Hey dudes… let’s hear AUDIO in Hi-Fi
High fidelity (often shortened to hi-fi or hifi) reproduction is a term used by home stereo listeners, audiophiles and home audio enthusiasts to refer to high-quality reproduction of sound to distinguish it from the lower quality sound produced by inexpensive audio equipment, or the inferior quality of sound reproduction that can be heard in recordings made until the late 1940s.
High Fidelity enables you to use common formats, tools and languages to build complex interactive experiences, share processing power among users and scale to thousands of people and petabytes of data in a single space
Low-latency, server-mixed, reverberant audio from hundreds of simultaneous sources
Sensor-based capture of gaze, facial expressions, and body language
Shared user-contributed computing power to host huge audiences
Support for the HTC Vive, Oculus Rift, Hydra PrioVR, Leap Motion and many others
Dynamic assignment of multiple nested levels of detail using sparse voxel octree structure
Apache license client and server
Registerable/searchable unique domain and location names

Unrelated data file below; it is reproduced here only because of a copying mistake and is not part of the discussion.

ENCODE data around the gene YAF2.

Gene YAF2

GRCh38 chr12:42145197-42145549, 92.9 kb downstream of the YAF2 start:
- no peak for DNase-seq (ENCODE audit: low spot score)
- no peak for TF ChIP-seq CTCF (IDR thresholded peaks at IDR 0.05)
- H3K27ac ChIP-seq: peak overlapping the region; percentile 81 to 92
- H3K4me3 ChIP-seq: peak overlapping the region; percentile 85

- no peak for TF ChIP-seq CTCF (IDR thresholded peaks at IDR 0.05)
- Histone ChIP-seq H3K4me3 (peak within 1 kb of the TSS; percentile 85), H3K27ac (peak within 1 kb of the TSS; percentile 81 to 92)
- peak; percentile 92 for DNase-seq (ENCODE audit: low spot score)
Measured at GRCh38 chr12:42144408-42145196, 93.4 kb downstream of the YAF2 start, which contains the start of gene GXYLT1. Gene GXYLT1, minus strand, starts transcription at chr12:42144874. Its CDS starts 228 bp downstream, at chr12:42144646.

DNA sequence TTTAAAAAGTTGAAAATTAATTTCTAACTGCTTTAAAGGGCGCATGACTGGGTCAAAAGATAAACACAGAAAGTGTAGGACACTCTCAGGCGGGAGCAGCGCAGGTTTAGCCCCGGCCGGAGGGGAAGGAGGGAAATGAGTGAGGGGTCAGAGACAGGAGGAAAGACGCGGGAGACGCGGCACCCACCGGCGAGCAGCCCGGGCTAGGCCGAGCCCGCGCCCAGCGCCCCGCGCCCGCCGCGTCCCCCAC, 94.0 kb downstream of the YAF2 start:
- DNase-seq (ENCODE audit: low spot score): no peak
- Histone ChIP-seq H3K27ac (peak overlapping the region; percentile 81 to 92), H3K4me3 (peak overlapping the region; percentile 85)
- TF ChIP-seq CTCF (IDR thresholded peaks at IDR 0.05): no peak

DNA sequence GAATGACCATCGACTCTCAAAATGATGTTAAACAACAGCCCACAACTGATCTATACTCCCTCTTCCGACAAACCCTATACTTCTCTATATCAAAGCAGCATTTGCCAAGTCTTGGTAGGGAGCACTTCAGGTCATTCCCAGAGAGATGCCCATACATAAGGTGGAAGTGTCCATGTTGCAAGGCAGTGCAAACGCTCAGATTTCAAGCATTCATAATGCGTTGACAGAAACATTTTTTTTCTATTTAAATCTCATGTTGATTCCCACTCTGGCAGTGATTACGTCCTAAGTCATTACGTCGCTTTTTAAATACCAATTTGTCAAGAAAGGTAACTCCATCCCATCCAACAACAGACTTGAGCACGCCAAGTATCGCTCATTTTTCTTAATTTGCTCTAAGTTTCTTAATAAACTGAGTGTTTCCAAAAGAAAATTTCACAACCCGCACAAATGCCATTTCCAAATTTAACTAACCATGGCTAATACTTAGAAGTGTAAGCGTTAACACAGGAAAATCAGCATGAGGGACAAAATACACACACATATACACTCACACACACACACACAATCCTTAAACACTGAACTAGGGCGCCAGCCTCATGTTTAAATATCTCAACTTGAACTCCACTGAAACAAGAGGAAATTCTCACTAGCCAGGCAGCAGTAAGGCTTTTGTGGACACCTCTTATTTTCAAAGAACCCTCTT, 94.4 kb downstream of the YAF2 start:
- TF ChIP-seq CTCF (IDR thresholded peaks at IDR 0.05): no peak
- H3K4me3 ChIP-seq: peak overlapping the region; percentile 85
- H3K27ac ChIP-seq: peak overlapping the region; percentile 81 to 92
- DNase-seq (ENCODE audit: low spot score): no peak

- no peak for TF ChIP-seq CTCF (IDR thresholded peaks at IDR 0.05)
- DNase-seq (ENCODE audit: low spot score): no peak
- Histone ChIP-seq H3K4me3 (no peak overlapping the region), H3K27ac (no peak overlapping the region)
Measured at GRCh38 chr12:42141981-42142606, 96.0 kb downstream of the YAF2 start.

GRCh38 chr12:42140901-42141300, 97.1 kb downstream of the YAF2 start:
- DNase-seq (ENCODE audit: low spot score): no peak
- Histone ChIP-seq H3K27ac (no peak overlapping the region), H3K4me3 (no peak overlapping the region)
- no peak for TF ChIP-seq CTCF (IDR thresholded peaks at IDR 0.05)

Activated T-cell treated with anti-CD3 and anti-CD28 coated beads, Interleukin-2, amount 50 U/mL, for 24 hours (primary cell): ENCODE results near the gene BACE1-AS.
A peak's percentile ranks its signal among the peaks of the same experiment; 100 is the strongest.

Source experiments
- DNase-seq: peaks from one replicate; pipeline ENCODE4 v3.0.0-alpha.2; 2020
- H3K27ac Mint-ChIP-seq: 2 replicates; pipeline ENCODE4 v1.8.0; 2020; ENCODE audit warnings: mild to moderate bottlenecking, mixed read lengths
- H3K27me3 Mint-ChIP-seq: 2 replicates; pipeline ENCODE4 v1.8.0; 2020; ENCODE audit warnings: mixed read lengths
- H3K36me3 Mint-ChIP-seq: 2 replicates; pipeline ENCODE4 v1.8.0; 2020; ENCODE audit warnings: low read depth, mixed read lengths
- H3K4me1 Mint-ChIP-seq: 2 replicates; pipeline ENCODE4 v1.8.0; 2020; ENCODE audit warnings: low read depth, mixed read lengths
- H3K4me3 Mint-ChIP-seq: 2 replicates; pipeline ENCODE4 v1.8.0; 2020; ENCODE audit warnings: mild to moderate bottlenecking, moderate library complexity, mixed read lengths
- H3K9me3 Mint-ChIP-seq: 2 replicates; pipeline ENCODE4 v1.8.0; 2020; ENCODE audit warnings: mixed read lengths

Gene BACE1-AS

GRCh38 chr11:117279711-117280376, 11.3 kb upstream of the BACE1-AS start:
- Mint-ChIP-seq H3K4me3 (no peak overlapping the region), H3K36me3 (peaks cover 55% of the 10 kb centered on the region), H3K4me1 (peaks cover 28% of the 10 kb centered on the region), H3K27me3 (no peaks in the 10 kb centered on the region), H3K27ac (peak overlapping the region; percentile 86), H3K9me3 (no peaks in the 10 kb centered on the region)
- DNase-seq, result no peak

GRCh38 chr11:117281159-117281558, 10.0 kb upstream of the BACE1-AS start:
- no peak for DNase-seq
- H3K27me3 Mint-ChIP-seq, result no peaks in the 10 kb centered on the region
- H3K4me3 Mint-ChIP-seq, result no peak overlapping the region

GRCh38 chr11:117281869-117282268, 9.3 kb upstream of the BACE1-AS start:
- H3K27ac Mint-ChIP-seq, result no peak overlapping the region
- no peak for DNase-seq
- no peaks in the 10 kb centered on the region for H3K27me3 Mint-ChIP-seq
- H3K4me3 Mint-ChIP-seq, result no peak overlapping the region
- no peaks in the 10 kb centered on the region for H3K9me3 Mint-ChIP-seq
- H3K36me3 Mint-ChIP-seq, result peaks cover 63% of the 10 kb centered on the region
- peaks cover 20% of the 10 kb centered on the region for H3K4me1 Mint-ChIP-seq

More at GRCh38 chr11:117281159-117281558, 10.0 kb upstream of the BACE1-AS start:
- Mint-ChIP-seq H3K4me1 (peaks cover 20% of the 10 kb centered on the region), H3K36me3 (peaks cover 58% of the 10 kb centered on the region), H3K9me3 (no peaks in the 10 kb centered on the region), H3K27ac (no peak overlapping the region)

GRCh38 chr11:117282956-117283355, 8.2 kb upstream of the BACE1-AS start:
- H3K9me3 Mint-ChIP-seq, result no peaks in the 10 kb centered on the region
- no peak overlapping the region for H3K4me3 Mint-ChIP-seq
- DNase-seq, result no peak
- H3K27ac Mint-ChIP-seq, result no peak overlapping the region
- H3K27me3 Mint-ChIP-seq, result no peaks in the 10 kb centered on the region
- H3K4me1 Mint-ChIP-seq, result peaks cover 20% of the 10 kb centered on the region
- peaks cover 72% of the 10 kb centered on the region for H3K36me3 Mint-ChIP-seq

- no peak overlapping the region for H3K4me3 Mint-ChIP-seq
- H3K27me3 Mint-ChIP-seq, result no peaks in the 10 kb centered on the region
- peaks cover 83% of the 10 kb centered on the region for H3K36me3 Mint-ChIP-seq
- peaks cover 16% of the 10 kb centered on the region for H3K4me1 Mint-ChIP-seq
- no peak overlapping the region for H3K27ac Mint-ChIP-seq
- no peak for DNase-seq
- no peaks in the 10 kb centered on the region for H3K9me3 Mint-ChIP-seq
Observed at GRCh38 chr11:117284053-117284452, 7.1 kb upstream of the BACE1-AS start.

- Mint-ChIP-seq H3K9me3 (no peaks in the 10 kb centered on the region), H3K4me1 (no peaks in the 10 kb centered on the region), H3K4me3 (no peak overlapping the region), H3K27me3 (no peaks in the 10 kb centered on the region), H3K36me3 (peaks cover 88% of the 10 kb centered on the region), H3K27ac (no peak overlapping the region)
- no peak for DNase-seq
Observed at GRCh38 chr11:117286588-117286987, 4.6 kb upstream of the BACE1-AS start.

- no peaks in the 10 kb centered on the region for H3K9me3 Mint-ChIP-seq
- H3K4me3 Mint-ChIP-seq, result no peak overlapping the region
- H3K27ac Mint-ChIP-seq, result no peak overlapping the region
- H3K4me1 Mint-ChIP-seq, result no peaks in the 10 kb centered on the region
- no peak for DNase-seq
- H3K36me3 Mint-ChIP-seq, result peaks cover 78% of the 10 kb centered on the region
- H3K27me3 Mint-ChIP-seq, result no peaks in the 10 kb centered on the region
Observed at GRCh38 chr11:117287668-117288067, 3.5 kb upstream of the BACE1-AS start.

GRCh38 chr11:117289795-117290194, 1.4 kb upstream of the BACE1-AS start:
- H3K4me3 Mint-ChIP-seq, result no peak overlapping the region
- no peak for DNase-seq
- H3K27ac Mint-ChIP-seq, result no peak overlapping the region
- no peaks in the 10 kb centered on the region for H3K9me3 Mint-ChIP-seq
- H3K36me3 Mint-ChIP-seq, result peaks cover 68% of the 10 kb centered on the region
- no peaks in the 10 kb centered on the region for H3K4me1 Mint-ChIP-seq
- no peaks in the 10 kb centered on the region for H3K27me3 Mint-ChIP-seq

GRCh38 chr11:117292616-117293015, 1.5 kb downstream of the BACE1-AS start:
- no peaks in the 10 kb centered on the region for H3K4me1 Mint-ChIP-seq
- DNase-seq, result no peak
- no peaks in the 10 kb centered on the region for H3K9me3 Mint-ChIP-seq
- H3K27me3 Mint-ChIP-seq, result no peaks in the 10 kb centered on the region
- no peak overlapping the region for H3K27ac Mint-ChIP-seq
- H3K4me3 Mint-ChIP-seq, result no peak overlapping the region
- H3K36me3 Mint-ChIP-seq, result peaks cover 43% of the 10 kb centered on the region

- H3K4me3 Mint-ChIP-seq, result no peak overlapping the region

Ideally, high-fidelity equipment has inaudible noise and distortion, and a flat (neutral, uncolored) frequency response within the intended frequency range.
What makes a system hi-fi? An audiophile would tell you that a good hi-fi system would reproduce sounds that were identical to the original sound. In other words, a hi-fi system would pick up every nuance of the original performance. It’s easier to understand this with an example.
Hi-Fi limitations :
One thing that makes it difficult to define high fidelity is that sound quality is somewhat subjective. One person might think a sound system stresses the treble range of sound too much. But another person might think the sound is perfect. There may even be psychological factors that influence how an audiophile perceives the quality of a particular sound system.